A General Theory of Bureaucracy

A General Theory of Bureaucracy

Elliott Jaques

Publisher: Heinemann, 1976, 412 pages

ISBN: 0-435-82473-2

Keywords: Management

Last modified: May 17, 2012, 3:10 p.m.

Professor Jaques' new book sets out the most significant advance in the understanding of bureaucracy since Max Weber's Theory of Social and Economic Organization. In sharp contrast to other writers, he demonstrates that, properly organized, bureaucracy is not inevitably monolithic and stultifying, but can make a prime contribution to pluralism and the open society.

A rigorous and systematic definition of bureaucracy is used to cover all employment systems — in industry and commerce, public and social administration, education, and in religous and military organization.

The theory is based upon the discovery of a universal and uniform underlying structure in the stratification of managerial or work levels in the bureaucratic hierarchy. The postulate is made, and evidence presented, that this uniform underlying stratification is an expression of discontinuity in trhe distribution of work-capacity in human populations.

The book covers a wide range of important social and economic issues: level of work in bureaucracy as the hard core of socio-economic status system; elimination of labour exploitation with the retention of productive economic competition; the phenomenology of work and of social interaction in work; nature of role relationships and social structure; interplay of social and individual personality in the funtioniong of social systems; social stratification and bureaucratic stratification; employee participation; equitable differential payment; career progress and level of aspiration.

The theories presented are of importance not only to socilogy but to social psychology, social anthropology, economics, politics, and social philosophy. They are also of practical concern to organization theory and the behavioural sciences in business and administrative studies.

  • Prolegomenon: Metamorphis of Bureacracy and the Question of Values
  • Part One: Introduction and Definitions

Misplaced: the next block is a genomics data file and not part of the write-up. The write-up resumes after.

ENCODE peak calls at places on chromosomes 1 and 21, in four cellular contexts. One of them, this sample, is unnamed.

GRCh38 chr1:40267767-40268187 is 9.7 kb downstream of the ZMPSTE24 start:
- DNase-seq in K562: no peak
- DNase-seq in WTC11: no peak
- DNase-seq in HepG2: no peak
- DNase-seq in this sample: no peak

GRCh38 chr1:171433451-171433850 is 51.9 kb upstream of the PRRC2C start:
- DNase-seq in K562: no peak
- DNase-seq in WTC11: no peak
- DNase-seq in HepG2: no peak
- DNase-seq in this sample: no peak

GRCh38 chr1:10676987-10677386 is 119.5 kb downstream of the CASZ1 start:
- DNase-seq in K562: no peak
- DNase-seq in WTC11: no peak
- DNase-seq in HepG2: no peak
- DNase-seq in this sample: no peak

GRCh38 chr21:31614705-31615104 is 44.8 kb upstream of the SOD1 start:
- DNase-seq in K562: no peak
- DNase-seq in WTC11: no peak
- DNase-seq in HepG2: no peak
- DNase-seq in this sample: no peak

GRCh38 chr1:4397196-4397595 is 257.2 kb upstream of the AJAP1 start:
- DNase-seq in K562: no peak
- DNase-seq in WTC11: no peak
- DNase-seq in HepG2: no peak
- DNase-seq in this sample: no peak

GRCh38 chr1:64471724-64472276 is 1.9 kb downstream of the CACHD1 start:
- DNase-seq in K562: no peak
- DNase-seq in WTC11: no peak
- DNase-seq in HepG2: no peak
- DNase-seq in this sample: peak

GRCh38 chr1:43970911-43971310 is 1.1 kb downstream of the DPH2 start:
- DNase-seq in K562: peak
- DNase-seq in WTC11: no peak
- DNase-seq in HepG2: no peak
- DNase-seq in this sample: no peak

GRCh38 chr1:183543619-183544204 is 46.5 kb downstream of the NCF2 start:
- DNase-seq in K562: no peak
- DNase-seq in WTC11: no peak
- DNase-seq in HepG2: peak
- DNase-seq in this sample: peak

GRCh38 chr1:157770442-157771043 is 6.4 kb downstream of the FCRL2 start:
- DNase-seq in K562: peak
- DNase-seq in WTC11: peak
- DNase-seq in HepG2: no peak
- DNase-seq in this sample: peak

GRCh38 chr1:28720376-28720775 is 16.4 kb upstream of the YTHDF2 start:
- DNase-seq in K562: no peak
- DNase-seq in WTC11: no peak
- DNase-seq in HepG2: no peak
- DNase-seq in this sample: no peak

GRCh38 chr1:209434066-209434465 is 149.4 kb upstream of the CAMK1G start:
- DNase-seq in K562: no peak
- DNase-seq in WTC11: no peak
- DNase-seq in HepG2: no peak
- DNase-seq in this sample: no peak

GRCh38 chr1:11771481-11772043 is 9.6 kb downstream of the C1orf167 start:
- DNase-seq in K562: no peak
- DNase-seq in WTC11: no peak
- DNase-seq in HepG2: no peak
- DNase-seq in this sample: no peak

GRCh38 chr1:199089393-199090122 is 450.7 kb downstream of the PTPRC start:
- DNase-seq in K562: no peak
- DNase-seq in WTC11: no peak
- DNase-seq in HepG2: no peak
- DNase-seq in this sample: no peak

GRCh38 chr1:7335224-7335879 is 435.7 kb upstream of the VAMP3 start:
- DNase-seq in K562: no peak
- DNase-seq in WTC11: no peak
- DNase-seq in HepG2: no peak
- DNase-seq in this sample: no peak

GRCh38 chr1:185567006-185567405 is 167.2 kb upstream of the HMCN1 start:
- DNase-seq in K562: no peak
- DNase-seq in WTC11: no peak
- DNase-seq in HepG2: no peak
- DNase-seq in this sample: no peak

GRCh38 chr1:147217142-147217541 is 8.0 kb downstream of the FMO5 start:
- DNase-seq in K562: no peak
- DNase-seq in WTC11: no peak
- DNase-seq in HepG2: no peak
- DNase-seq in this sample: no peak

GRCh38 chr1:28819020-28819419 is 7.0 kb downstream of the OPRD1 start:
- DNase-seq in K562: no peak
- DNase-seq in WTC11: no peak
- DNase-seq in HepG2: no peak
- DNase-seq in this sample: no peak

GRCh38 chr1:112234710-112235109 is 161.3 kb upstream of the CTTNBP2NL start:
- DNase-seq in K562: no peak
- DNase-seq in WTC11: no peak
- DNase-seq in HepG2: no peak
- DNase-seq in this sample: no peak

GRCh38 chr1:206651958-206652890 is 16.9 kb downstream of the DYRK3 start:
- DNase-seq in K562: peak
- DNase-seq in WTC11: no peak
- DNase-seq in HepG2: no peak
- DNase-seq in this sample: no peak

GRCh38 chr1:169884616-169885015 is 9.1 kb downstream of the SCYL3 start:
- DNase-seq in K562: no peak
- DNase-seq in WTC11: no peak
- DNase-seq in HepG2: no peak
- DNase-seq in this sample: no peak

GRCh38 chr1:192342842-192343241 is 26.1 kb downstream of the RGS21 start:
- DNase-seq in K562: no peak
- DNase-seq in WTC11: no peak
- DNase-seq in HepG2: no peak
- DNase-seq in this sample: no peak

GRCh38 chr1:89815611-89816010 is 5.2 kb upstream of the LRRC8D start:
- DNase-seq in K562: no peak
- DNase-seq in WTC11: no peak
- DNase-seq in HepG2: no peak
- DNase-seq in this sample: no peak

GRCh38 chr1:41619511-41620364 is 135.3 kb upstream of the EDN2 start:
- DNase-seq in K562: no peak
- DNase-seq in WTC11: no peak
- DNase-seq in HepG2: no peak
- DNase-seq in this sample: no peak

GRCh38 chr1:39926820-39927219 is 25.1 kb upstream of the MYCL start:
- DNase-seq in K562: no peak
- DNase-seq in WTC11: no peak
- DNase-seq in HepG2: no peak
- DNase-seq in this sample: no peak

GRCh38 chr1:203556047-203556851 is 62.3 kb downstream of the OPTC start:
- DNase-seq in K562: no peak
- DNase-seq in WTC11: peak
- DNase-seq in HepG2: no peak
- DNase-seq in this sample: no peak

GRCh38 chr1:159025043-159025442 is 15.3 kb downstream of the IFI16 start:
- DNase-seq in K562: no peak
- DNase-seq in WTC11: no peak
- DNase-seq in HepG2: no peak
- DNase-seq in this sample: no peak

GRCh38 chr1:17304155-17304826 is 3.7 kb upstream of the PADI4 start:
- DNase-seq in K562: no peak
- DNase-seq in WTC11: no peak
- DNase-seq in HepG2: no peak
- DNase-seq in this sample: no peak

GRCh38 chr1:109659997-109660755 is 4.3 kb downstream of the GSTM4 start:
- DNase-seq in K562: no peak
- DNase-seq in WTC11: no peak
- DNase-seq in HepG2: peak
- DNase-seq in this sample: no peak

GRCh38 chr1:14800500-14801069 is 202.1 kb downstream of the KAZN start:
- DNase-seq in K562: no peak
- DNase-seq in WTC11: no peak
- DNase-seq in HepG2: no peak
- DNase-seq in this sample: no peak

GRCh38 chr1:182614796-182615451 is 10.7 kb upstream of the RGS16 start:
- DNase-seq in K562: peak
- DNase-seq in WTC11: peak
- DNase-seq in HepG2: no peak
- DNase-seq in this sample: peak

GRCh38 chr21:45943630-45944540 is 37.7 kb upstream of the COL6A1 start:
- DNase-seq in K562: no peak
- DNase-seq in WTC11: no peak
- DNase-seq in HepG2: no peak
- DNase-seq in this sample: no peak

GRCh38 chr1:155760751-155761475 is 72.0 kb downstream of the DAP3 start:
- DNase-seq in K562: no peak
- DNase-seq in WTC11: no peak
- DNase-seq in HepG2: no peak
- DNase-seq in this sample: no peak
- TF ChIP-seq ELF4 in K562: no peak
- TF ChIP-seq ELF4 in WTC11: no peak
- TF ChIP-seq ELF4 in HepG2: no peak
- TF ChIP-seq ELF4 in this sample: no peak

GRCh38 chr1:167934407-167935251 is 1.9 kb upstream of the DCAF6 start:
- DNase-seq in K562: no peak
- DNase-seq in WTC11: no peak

1. Bureaucracy in Industrial Society
    2. Role, Social Structure, and Certain Other Social Things Defined
  • Part Two: Basic Features of Bureaucracy
    1. Bureaucracy and the Employment Contract
    2. Managerial Accountability, Authority, and Dependence
    3. Bureaucracy and Associations Contrasted
  • Part Three: An Explantion of Bureaucratic Systems
    1. Work and the Measurement of Level of Work
    2. On the Nature of the Capacity to Work
    3. The Stratified Depth-structure of Bureaucracy
    4. Levels of Abstraction and the Stratification of Mental Activity
    5. Growth of Individual Capacity and the Dynamics of Bureaucratic Systems
  • Part Four: Social Justice and Bureaucratic Employment
    1. The Right to Abundant Employment and Individual Opportunity
    2. The Right to Participate in the Control of Change
    3. Requisite Conditions for Employee Participation
    4. The Right to Equitable Differential Reward
    5. The Right to Individual Appeal
  • Part Five: Functioning of Bureaucratic Systems
    1. Operational Spine and Delegation of Tasks
    2. Horizontal Role Relationships and Degrees of Accountability and Authority
    3. Grading, Career Progress, and Level of Aspiration
    4. Elective Leadership and Managerial Leadership
  • Part Six: Models of Bureacratic Organization
    1. Growth of Buireaucratic Systems
    2. Direct Command Systems: Two- and Three-stratum Hierarchies
    3. General Command Systems: Four- and Five-stratum Hierarchies and Above
  • Part Seven: Preliminary Sketch of the Contribution of Constitutional Bureaucracy to Individual Liberty in Industrial Societies
    1. Constitutional Bureaucracy, Alienatikon, and Community
    2. Economic Competition Without Labour Exploitation
    3. Status, Class, and the Open Society

Reviews

A General Theory of Bureaucracy

Reviewed by Roland Buresund

Excellent ********** (10 out of 10)

Last modified: May 17, 2012, 3:10 p.m.

This is one of the most ignored and probably most influential books on management and organization during the 20th century!

Mandatory reading, as this is the gurus secret source! You certainly can't loose by reading, and it will probably change your outlook while reading it.

The only complaint is that it is written in highly academic jargon, with words you may have to use a dictionary to understand the first time, especially if you're non-British and non-university educated.

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